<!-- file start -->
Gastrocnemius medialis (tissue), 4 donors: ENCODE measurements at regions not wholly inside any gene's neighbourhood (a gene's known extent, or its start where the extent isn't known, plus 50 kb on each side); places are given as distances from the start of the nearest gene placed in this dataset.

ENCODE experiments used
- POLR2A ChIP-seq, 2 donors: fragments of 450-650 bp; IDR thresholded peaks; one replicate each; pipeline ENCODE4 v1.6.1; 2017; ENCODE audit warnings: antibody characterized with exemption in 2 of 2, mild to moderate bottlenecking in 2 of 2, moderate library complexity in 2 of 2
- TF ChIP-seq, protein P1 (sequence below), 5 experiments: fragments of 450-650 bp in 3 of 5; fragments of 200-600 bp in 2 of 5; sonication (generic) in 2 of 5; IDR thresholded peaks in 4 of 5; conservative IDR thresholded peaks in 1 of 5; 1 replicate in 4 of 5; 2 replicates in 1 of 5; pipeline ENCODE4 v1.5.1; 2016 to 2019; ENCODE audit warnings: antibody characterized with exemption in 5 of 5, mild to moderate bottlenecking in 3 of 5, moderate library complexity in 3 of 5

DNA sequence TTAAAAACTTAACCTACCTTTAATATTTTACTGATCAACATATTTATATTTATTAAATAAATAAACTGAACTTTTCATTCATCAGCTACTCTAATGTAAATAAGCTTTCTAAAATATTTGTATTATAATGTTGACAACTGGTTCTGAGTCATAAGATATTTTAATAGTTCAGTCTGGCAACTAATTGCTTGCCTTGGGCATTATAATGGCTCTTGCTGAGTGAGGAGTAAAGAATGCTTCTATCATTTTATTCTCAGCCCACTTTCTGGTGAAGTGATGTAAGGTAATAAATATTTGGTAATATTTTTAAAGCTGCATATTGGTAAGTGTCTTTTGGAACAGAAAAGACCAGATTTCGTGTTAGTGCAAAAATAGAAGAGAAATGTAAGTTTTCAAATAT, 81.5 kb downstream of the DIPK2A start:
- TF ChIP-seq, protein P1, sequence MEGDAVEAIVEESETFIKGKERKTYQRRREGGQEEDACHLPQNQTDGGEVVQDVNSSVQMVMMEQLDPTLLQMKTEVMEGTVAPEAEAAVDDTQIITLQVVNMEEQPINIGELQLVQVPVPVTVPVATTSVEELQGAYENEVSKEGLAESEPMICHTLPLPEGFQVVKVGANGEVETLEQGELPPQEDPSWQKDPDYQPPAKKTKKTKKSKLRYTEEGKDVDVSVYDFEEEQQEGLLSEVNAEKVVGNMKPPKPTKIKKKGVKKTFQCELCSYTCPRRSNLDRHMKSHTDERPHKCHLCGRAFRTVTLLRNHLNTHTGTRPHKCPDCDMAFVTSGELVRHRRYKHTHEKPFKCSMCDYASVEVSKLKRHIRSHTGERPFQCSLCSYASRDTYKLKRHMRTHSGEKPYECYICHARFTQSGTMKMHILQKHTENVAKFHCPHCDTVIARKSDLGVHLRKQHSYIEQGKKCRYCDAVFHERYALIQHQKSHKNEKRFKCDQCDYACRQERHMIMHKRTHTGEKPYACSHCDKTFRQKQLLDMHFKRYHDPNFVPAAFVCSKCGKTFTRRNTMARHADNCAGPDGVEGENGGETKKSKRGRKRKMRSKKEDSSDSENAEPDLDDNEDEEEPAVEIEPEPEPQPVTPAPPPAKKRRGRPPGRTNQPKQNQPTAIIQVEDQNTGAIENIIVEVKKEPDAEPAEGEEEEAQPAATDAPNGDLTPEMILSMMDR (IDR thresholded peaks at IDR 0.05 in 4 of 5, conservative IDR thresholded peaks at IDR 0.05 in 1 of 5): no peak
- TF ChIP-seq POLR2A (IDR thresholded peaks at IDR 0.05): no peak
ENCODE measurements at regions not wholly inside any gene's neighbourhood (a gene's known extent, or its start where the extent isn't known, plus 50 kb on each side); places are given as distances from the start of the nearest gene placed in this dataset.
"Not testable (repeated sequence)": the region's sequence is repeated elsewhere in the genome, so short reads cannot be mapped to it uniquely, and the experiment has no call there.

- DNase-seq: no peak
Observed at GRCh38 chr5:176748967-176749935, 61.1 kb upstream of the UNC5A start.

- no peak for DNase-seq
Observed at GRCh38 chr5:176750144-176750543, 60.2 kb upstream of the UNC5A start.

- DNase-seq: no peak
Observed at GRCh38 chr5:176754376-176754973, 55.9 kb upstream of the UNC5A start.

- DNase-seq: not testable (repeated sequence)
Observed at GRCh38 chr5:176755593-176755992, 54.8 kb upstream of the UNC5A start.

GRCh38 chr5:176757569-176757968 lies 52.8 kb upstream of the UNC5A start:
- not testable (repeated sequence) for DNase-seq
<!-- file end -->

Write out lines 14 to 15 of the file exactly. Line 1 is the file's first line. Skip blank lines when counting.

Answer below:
- DNase-seq: no peak
Observed at GRCh38 chr5:176754376-176754973, 55.9 kb upstream of the UNC5A start.